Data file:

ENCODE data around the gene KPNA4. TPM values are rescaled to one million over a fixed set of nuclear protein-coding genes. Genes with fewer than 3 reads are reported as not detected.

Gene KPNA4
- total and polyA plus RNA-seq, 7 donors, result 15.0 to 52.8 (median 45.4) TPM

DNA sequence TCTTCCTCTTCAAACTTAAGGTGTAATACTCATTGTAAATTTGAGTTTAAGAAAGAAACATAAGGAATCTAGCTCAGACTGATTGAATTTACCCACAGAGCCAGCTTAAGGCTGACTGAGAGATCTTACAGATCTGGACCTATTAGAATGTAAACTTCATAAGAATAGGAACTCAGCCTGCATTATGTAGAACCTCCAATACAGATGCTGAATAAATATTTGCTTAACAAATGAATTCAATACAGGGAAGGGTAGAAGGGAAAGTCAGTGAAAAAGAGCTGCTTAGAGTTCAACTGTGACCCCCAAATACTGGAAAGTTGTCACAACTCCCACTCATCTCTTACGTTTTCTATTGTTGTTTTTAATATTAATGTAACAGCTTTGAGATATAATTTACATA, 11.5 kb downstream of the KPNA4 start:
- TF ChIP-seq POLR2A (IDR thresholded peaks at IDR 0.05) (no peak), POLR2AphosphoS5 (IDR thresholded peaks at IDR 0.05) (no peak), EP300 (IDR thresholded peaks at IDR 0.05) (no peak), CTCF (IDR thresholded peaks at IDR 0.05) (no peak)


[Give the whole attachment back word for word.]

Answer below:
ENCODE data around the gene KPNA4. TPM values are rescaled to one million over a fixed set of nuclear protein-coding genes. Genes with fewer than 3 reads are reported as not detected.

Gene KPNA4
- total and polyA plus RNA-seq, 7 donors, result 15.0 to 52.8 (median 45.4) TPM

DNA sequence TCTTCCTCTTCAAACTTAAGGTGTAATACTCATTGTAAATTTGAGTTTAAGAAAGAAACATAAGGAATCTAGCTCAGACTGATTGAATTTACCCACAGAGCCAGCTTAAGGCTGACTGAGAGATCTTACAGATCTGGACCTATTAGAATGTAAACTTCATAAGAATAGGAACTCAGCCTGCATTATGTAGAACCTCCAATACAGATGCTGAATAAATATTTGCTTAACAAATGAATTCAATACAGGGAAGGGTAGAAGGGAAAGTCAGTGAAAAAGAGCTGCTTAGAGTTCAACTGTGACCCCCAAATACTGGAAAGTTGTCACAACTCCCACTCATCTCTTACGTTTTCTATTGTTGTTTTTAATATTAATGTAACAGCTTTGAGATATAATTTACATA, 11.5 kb downstream of the KPNA4 start:
- TF ChIP-seq POLR2A (IDR thresholded peaks at IDR 0.05) (no peak), POLR2AphosphoS5 (IDR thresholded peaks at IDR 0.05) (no peak), EP300 (IDR thresholded peaks at IDR 0.05) (no peak), CTCF (IDR thresholded peaks at IDR 0.05) (no peak)